• The default passwords (which is a potential source of confusion)
  • The parameters_default aka overriden parameters (this takes priority and would override the passwords above)
  • The list of enabled environments (this looks nicer for plans created from the UI, as they are all munged into one user-environment.yaml file when deploying from CLI - see bug 1640861)
$ mistral environment-get $plan-name

For example, with an SSL-deployment done from the UI:

$ mistral environment-get ssl-overcloud
| Field       | Value                                                                             |
| Name        | ssl-overcloud                                                                     |
| Description | <none>                                                                            |
| Variables   | {                                                                                 |
|             |     "passwords": {                                                                |
|             |         "KeystoneFernetKey1": "V3Dqp9MLP0mFvK0C7q3HlIsGBAI5VM1aW9JJ6c5lLjo=",     |
|             |         "KeystoneFernetKey0": "ll6gbwcbhyAi9jNvBnpWDImMmEAaW5dog5nRQvzvEz4=",     |
|             |         "HAProxyStatsPassword": "NXgvwfJ23VHJmwFf2HmKMrgcw",                      |
|             |         "HeatPassword": "Fs7K3CxR636BFhyDJWjsbAQZr",                              |
|             |         "ManilaPassword": "Kya6gr2zp2x8ApD6wtwUUMcBs",                            |
|             |         "NeutronPassword": "x2YK6xMaYUtgn8KxyFCQXfzR6",                           |
|             |         "SnmpdReadonlyUserPassword": "5a81d2d83ee4b69b33587249abf49cd672d08541",  |
|             |         "GlancePassword": "pBdfTUqv3yxpH3BcPjrJwb9d9",                            |
|             |         "AdminPassword": "KGGz6ApEDGdngj3KMpy7M2QGu",                             |
|             |         "IronicPassword": "347ezHCEqpqhmANK4fpWK2MvN",                            |
|             |         "HeatStackDomainAdminPassword": "kUk6VNxe4FG8ECBvMC6C4rAqc",              |
|             |         "ZaqarPassword": "6WVc8XWFjuKFMy2qP2qqqVk82",                             |
|             |         "MysqlClustercheckPassword": "M8V26MfpJc8FmpG88zu7p3bpw",                 |
|             |         "GnocchiPassword": "3H6pmazAQnnHj24QXADxPrguM",                           |
|             |         "CephAdminKey": "AQDloEFYAAAAABAAcCT546pzZnkfCJBSRz4C9w==",               |
|             |         "CeilometerPassword": "6DfAKDFdEFhxWtm63TcwsEW2D",                        |
|             |         "CinderPassword": "R8DvNyVKaqA44wRKUXEWfc4YH",                            |
|             |         "RabbitPassword": "9NeRMdCyQhekJAh9zdXtMhZW7",                            |
|             |         "CephRgwKey": "AQDloEFYAAAAABAACIfOTgp3dxt3Sqn5OPhU4Q==",                 |
|             |         "TrovePassword": "GbpxyPdnJkUCjXu4AsjmgqZVv",                             |
|             |         "KeystoneCredential0": "1BNiiNQjthjaIBnJd3EtoihXu25ZCzAYsKBpPQaV12M=",    |
|             |         "KeystoneCredential1": "pGZ4OlCzOzgaK2bEHaD1xKllRdbpDNowQJGzJHo6ETU=",    |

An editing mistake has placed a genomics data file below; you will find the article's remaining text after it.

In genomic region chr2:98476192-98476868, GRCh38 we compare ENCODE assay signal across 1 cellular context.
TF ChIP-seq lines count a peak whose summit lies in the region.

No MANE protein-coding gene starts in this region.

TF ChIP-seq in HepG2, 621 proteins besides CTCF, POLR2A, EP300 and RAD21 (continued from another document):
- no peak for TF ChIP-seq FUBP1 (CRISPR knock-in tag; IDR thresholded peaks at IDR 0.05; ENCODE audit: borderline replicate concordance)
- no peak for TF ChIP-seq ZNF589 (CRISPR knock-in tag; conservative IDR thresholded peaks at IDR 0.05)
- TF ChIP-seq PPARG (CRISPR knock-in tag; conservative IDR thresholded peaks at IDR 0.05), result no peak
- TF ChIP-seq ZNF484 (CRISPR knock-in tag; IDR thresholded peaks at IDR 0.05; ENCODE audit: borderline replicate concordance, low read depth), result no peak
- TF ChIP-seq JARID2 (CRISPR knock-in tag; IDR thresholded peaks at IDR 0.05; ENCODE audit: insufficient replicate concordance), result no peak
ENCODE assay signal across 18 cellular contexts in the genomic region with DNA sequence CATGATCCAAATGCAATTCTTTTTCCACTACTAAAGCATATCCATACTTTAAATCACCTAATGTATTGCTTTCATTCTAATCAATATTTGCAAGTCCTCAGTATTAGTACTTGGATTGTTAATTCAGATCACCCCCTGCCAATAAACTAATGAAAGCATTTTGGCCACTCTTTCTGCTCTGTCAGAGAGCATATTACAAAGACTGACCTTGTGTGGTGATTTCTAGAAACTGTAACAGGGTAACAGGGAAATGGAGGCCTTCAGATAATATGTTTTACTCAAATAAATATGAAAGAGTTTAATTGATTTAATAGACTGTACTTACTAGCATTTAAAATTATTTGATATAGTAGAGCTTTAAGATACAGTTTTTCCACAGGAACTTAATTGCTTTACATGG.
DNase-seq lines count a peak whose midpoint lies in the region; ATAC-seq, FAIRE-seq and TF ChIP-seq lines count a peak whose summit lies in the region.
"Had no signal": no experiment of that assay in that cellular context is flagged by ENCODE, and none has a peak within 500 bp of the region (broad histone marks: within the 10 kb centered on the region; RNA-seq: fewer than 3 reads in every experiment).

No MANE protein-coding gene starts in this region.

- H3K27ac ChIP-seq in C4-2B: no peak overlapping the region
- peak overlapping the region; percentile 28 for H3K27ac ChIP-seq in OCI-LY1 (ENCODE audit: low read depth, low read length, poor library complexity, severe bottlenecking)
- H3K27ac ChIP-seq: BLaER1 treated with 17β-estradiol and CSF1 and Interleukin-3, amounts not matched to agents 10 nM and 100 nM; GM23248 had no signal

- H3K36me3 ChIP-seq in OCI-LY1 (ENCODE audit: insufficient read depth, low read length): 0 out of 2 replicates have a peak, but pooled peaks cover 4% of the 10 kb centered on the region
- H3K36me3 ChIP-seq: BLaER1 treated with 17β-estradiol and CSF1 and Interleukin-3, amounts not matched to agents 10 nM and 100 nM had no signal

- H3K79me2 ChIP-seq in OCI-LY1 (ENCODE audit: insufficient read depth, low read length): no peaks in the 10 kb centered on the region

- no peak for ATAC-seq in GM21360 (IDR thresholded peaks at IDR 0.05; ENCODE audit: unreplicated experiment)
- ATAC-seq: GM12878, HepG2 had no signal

|             |         "CephClientKey": "AQDloEFYAAAAABAAoTR3S00DaBpfz4cyREe22w==",              |
|             |         "NovaPassword": "wD4PUT4Y4VcuZsMJTxYsBTpBX",                              |
|             |         "AdminToken": "hdF3kfs6ZaCYPUwrTzRWtwD3W",                                |
|             |         "RedisPassword": "2bxUvNZ3tsRfMyFmTj7PTUqQE",                             |
|             |         "MistralPassword": "mae3HcEQdQm6Myq3tZKxderTN",                           |
|             |         "SwiftHashSuffix": "JpWh8YsQcJvmuawmxph9PkUxr",                           |
|             |         "AodhPassword": "NFkBckXgdxfCMPxzeGDRFf7vW",                              |
|             |         "CephClusterFSID": "3120b7cc-b8ac-11e6-b775-fa163e0ee4f4",                |
|             |         "CephMonKey": "AQDloEFYAAAAABAABztgp5YwAxLQHkpKXnNDmw==",                 |
|             |         "SwiftPassword": "3bPB4yfZZRGCZqdwkTU9wHFym",                             |
|             |         "CeilometerMeteringSecret": "tjyywuf7xj7TM7W44mQprmaC9",                  |
|             |         "NeutronMetadataProxySharedSecret": "z7mb6UBEHNk8tJDEN96y6Acr3",          |
|             |         "BarbicanPassword": "6eQm4fwqVybCecPbxavE7bTDF",                          |
|             |         "SaharaPassword": "qx3saVNTmAJXwJwBH8n3w8M4p"                             |
|             |     },                                                                            |
|             |     "parameter_defaults": {                                                       |
|             |         "OvercloudControlFlavor": "control",                                      |
|             |         "ComputeCount": "2",                                                      |
|             |         "ControllerCount": "3",                                                   |
|             |         "OvercloudComputeFlavor": "compute",                                      |
|             |         "NtpServer": "my.ntp-server.example.com"                                  |